The UK government is hosting an international conference about the illegal wildlife trade on 11 to 12 October 2018. The conference will bring together global leaders to help eradicate illegal wildlife trade and better protect the world’s most iconic species from the threat of extinction.
Illegal Wildlife Trade Key Messages
The Illegal Wildlife Trade (IWT) is the illegal trading of species both plant and animal which threaten the survival of species in their natural habitats. Trade is often carried out due to demand for animal body parts for example for some traditional medicines, for food and for the pet trade.
IWT is also a threat to national and regional security. The networks that support it are often the very same that enable money laundering, modern slavery, weapons, drugs and people trafficking and the United Nations has recognised these clear linkages.
The UK is taking a leading role in the fight against IWT. It has already set itself as a global leader on this issue, by bringing together global leaders in 2014. The UK has already committed to significant funding of £18.5 million to help combat IWT.
In spite of progress by the UK and other countries we remain at a crisis point: Levels of poaching for many species remain unsustainably high and organised criminal networks continue to benefit from the proceeds of the trade.
We can all make a difference to the future of our endangered species. From placing the spotlight on IWT, being responsible tourists and supporting governments and NGOs in taking action– we can all play our part in ensuring future generations can continue to benefit from our amazing and diverse wildlife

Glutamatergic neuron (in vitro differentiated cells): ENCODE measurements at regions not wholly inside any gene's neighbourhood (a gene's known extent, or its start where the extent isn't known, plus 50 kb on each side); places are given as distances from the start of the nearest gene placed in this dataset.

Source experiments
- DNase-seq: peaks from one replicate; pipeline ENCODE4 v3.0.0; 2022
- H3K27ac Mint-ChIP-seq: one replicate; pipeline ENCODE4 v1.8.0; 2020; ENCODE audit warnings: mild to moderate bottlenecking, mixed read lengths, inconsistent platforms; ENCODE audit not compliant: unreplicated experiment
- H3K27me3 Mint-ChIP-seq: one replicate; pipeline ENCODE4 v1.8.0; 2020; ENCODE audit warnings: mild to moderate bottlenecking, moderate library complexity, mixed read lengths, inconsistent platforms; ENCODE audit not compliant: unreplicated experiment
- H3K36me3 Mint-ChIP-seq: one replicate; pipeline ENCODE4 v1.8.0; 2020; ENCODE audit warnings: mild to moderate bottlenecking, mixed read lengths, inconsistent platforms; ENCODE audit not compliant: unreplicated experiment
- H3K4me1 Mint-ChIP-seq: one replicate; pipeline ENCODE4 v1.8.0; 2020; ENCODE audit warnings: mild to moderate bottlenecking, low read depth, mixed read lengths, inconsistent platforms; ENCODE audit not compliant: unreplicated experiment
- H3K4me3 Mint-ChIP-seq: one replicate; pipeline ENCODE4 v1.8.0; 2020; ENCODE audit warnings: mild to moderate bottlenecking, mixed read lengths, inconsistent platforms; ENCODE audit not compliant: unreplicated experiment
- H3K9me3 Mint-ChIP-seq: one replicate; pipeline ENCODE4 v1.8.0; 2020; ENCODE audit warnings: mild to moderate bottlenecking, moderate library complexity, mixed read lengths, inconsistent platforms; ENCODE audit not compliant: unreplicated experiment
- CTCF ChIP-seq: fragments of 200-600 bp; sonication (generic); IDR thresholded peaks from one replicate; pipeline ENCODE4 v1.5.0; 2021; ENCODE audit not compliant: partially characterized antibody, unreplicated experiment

Rhino poaching is increasing: In 2007, 13 rhinos were poached in South Africa; in 2015 that number rose to 1,175, out of a global population of fewer than 30,000.
Everyday 55 elephants are killed. This translates to one elephant every 26 minutes.
The reclusive and timid pangolin – the world’s only scaled mammal, found in Africa and Asia – is the world’s most illegally-traded mammal. The animal itself is eaten and the scales are thought to have medicinal value.
A third of parrot species are facing extinction in South America, caused mainly by the illegal pet trade.
Rosewood is the most illegally traded plant species in the world threatening the sustainability of native populations.
IWT is worth up to £17 billion a year globally, it is a highly organised, sophisticated criminal industry.
The value of wildlife increases exponentially as it makes its way from source to market: a poacher might receive £35 for a live chimpanzee which would sell for £14,000.
Conservative Animal Welfare Foundation talked on the forthcoming Illegal Wildlife Trade Conference at our joint fringe reception’ Brexit: Opportunities For Animal Welfare and the Environment’ with Conservative Environment Network at the Party Conference on 1 October at the Hyatt Hotel in Birmingham.
Our Patron Zac Goldsmith MP hosted the reception. Zac is the Illegal Wildlife Trade Champion for the conference in London. Speakers on the illegal wildlife trade also included Minister Dr Therese Coffey and Lorraine Platt, our Co- founder and Board Director of Save The Asian Elephants charity.
Video of Zac Goldsmith MP’s speech on the Illegal Wildlife Trade conference: